Unforgettable Teachers

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Unforgettable Teachers. Unit Four. Objectives. Grasp the main idea and structure of the text; Learn to develop an essay in chronological order along with comparison and contrast; Master the key language points and usage; - PowerPoint PPT Presentation

Text of Unforgettable Teachers

  • Unforgettable TeachersUnit Four

  • ObjectivesGrasp the main idea and structure of the text;Learn to develop an essay in chronological order along with comparison and contrast;Master the key language points and usage;Conduct a series of reading, listening, speaking and writing activities related to the theme of the unit.

  • Time allotment

  • Questions to Answer1) Do you still remember some of your teachers when you were at school?2) Is there any one of them who you admired most? Why?3) Is there any one of them who you were most afraid of? Why?4) What do you think a good teacher should be like?5) Do you think Prof. Agassiz was a good teacher? Give your reasons.

  • Class Activity1) Divide into groups of 4-5. 2) One of the group will think of something or someone to describe. All the others try to make a drawing according to his/her description. The student who describes should try to give as much detail as he / she could.3) Give brief reports to the whole class.

  • Cultural Notes Samuel Scudder (1837-1911) He was born in Boston and attended Williams College. In 1857 he entered Harvard where he studied under the noted professor Louis Agassiz. Scudder later held various positions and helped found the Cambridge Entomological Club. He published hundreds of papers and developed a comprehensive catalog of three centuries of scientific publications in mathematics and the natural and physical science. While working for the United States Geological Survey, he named more than a thousand species of fossil insects. Although later scientists would question some of his conclusions, much of Scudders work is still admired for attention to detail.

  • Cultural NotesLouis Agassiz (1807-1873)One of the great scientists of his day, and one of the founding fathers of the modern American scientific tradition, Louis Agassiz remains something of a historical enigma (). A great systematist and paleontologist () , a renowned teacher and tireless promoter of science in America, he was also a lifelong opponent of Darwin's theory of evolution. Yet even his most critical attacks on evolution have provided evolutionary biologists with insights. Click here for for more information:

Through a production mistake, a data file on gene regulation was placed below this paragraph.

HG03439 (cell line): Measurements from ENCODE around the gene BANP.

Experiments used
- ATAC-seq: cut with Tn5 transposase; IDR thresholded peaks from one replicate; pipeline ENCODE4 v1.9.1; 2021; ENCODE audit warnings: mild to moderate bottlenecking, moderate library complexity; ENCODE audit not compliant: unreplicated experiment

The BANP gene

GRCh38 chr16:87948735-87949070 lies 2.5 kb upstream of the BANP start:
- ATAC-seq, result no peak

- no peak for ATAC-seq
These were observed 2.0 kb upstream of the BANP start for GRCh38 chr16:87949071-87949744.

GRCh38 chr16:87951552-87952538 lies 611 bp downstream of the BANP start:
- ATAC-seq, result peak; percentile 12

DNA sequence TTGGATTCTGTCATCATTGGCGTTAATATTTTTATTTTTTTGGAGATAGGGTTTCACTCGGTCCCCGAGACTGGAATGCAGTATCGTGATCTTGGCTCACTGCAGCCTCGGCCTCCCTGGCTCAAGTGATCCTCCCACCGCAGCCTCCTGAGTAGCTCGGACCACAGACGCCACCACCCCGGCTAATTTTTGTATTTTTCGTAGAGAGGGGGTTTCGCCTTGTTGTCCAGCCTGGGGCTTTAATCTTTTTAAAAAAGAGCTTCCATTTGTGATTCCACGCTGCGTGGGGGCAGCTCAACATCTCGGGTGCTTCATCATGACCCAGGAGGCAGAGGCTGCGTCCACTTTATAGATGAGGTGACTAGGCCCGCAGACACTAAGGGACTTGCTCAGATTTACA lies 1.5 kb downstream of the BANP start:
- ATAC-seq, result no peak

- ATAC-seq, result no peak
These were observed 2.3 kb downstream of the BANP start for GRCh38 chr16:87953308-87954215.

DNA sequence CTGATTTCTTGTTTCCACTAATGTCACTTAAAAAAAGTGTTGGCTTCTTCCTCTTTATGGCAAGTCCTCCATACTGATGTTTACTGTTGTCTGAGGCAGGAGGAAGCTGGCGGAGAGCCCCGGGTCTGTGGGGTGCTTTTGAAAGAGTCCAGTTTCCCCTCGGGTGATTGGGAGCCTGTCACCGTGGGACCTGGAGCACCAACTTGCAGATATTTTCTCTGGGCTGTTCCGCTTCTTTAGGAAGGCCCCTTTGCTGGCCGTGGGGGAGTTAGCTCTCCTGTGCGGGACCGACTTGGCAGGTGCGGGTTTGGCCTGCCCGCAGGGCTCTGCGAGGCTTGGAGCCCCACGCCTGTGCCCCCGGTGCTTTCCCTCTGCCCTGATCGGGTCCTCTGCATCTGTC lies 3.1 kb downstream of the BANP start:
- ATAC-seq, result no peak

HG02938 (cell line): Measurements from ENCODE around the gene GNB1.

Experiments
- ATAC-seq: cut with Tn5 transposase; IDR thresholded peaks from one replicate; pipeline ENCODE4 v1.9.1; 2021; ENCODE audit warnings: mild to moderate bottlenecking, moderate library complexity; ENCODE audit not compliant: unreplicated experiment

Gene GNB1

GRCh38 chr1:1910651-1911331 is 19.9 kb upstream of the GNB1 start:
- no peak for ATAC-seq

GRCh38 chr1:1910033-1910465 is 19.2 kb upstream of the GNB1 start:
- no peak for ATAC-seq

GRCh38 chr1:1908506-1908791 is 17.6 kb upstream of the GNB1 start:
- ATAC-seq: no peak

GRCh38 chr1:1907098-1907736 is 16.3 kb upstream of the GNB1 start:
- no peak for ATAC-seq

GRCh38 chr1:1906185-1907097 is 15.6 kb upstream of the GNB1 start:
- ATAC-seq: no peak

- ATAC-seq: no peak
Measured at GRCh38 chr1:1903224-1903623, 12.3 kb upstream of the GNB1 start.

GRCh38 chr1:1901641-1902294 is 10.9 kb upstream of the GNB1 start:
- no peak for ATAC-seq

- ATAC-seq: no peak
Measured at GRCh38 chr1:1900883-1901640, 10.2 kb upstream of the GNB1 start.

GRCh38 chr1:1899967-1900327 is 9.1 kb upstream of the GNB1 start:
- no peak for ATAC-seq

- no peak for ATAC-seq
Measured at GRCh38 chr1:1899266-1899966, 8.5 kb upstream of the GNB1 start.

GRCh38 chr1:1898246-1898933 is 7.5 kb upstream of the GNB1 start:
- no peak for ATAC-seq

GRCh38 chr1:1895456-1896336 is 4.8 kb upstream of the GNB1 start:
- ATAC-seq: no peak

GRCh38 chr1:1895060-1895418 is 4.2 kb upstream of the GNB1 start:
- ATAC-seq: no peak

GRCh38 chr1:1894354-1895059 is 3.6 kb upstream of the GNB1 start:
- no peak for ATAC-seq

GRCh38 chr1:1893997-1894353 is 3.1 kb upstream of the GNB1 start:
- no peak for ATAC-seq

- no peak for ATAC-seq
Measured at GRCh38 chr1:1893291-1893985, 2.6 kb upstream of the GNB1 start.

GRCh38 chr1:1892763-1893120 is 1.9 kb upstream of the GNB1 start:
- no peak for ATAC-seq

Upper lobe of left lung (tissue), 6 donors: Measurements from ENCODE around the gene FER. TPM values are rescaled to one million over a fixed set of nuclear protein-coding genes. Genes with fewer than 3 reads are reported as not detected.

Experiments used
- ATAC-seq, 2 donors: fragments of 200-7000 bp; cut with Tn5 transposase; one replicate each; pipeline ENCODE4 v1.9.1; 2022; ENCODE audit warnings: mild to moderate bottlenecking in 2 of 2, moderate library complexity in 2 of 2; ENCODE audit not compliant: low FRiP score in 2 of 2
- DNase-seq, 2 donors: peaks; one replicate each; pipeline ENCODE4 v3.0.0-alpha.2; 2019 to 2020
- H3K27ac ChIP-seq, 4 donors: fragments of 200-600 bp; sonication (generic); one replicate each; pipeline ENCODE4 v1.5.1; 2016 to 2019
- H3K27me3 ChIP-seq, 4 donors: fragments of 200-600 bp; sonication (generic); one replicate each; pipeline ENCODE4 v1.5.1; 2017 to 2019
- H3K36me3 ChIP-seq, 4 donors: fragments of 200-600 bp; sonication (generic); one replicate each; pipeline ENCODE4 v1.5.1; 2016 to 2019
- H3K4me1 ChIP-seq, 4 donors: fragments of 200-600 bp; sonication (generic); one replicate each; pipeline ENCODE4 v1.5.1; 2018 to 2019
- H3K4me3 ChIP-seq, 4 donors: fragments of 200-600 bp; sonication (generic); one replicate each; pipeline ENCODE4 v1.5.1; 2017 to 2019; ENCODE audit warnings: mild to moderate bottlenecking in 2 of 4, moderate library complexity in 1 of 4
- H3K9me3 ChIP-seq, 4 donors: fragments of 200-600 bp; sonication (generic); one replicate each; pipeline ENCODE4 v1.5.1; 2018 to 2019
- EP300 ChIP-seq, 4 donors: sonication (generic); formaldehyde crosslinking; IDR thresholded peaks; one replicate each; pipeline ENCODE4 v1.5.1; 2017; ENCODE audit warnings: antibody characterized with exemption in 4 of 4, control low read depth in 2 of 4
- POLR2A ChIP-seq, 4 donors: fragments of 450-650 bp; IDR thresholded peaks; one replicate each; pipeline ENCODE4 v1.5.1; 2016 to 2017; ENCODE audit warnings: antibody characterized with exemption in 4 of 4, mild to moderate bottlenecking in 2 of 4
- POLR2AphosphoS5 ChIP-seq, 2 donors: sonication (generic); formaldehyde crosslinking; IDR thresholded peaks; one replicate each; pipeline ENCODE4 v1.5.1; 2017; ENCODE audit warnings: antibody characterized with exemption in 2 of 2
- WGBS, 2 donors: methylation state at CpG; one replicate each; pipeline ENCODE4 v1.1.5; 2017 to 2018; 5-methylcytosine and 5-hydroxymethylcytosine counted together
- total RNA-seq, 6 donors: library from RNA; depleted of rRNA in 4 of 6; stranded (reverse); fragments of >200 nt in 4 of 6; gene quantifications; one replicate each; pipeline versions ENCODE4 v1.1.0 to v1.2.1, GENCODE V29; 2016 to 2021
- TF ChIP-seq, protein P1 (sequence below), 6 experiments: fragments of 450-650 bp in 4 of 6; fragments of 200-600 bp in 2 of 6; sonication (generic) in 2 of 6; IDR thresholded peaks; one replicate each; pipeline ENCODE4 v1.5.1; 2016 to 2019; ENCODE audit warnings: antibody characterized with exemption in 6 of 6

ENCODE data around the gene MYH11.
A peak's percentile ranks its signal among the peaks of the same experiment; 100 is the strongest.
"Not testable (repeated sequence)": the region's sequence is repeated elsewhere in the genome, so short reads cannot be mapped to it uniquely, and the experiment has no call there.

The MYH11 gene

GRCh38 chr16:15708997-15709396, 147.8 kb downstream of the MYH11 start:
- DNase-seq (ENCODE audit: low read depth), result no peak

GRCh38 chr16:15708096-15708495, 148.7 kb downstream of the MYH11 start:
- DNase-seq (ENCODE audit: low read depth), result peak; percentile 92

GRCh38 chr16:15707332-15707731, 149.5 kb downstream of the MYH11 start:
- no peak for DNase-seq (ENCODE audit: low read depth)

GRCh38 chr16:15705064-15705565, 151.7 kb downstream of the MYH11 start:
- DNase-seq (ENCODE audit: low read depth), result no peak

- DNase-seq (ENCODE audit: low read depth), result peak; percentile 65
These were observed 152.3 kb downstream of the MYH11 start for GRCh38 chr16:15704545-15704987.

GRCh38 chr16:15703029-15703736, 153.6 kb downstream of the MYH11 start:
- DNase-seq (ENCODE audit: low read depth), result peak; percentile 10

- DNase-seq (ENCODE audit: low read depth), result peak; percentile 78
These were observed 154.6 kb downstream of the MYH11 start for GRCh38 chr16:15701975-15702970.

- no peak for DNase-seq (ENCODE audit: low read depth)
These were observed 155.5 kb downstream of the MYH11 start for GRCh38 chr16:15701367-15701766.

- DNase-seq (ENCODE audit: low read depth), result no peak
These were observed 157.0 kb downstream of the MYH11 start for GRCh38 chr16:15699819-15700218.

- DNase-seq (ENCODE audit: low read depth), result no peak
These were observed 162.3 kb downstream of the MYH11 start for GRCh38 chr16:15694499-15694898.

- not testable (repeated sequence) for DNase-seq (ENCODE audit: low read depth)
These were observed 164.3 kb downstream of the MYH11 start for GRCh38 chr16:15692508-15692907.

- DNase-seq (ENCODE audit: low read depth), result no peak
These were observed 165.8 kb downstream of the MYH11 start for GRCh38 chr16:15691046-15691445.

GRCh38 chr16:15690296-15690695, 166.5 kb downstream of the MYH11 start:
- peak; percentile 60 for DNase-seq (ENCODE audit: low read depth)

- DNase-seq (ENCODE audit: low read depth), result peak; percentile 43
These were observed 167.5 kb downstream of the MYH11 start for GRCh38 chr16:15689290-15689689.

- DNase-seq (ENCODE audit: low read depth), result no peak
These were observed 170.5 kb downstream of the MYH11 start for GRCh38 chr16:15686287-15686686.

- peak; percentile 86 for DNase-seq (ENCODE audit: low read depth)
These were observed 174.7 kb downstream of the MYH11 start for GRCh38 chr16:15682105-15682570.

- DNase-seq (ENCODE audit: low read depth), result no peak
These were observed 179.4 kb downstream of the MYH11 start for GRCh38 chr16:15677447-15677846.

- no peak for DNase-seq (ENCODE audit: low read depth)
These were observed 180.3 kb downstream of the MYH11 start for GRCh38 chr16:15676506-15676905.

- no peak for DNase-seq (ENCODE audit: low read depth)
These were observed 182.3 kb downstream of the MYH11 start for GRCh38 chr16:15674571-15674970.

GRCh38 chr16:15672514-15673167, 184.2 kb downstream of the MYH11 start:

• Cultural NotesHaemulon ()Click here to see a species summary of haemulon scudderii:

    A picture drawn by Scudder

  • Text OrganizationPart One(1-8): Scudders first morning in the laboratory was characterized by boredom and despair.Part Two(9-14): By drawing the fish in the afternoon, Scudder discovered new features in the fish but failed to notice its most conspicuous characteristic.Part Three(14-18): Scudder discovered one new feature after another when he began to work in earnest and saw how just the Professors criticism had been.Part Four(19-24): By the end of the third day, Scudder had learned the best entomological lesson in his life, one that was to guide his subsequent study and research.Part Five(25-28): The eight months Scudder spent studying haemulons was of greater value to him than years of later investigation into insects.

  • Language learning1. enroll: put onto the official list; (cause to) enter or join (followed by in / on) e.g. Mrs. Jones has enrolled her daughter in the ballet class. Students desiring to be enrolled as members should send in their names at once.

  • 2. latter: the second of the two people or things just mentioned e.g. There were three young men in the room, and two young women. The latter were Melanies flat-mates. We have to decorate the kitchen and the hall Id rather do the latter first.

    a. near to the end, later e.g. By the latter half of July the total was well over two million. Building of the new library should begin in the latter part of next year.

  • 3. ground sb in sth.: teach sb the main points or rules (of a subject) as a base for further study (usually passive) e.g. Every educated man of the 19th century was well grounded in Latin and Greek. She tried to ground her son in arithmetic.

    4. by and by: before long, soon e.g. You will find happiness by and by. The pain will go away by and by.

  • 5. entrust: assign the care of; turn over for safekeeping (used in the pattern: entrust sth. to sb.; entrust sb. with sth.) e.g. She entrusted her savings account book to a safety-deposit box. Children are too young to be entrusted with family money.